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Elon Musk admits BYD cars ‘are highly competitive these days’ after 2011 clip shows him laughing at the rival now trouncing Tesla in China

Elon Musk paid respects to a Tesla rival yesterday. But it was in response to a 2011 video of him laughing at its vehicle quality.

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The Tesla CEO responded Friday to a Bloomberg interview in which he derided China’s BYD. As the interviewer mentions the Chinese company as a competitor and notes Berkshire Hathaway’s 10% stake, Musk can’t stop laughing. When asked why he’s chortling, he responds, “Have you seen their car?” He then admits he doesn’t see BYD as a competitor.

He’s no longer laughing.

In April, BYD reported that its profits had surged over 400% in the first quarter from a year earlier, and that its vehicle sales had nearly doubled to 550,000 globally in the quarter. The EV maker has ousted Volkswagen as the best-selling brand among automakers in China—a key market for Tesla—and it’s pushing into Europe, Latin America, and Asian markets. It's also dominating Tesla in China.

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“That was many years ago,” Musk said of the video clip, posted by Tesla Owners Silicon Valley. “Their cars are highly competitive these days.

Others agree.

“BYD is very, very strong,” Volkswagen CEO Oliver Blume said in Shanghai last month.

And this week, Ford CEO Jim Farley mentioned BYD while explaining that Ford's main EV rivals are Chinese companies, not GM or Toyota. "The Chinese are going to be the powerhouse,” he said at the Morgan Stanley Sustainable Finance Summit.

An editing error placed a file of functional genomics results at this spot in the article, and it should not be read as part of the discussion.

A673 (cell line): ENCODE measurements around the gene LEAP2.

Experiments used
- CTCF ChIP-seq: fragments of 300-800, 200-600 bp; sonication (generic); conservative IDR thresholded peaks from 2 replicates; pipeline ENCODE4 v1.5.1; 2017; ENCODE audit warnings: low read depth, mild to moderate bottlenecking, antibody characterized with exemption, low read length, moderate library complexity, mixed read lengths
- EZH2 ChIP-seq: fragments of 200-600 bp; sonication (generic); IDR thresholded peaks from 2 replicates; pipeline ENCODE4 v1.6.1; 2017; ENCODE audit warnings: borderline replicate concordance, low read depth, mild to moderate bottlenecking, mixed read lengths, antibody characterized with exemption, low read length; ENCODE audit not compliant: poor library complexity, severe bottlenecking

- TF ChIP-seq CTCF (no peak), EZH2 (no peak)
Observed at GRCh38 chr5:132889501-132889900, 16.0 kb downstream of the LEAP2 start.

“BYD is so much ahead of Tesla in China, it’s almost ridiculous,” Berkshire Hathaway vice chairman Charlie Munger said earlier this year. Warren Buffett’s right-hand man added, “I have never helped do anything at Berkshire that was as good as BYD.” Munger was behind the conglomerate’s decision to invest in the fledgling Chinese carmaker in 2008.

That same year, Musk had lunch with Munger, saying Berkshire Hathaway should invest in Tesla. Munger declined, and indeed Berkshire has largely steered clear of automakers over the decades.

“Charlie and I for long have felt that the auto industry is just too tough,” Buffett explained earlier this month at Berkshire Hathaway’s annual conference. But they placed a bet on BYD.

In the first quarter, BYD had nearly 40% of the market among new energy vehicle makers in China, according to Bloomberg, compared to just over 10% for Telsa, a distant second. Tesla earlier this year initiated a price war against BYD in China.

Musk was laughing about BYD three years after Munger’s investment.

“I don’t think they have a great product,” Musk continues in a longer version of the 2011 Bloomberg interview posted on YouTube. “I don’t think it’s particularly attractive. The technology is not very strong. And BYD as a company has pretty severe problems in their home turf in China. So I think their focus is, and rightly should be, on making sure they don’t die in China.”

It’s safe to say that BYD did not die.

This story was originally featured on Fortune.com

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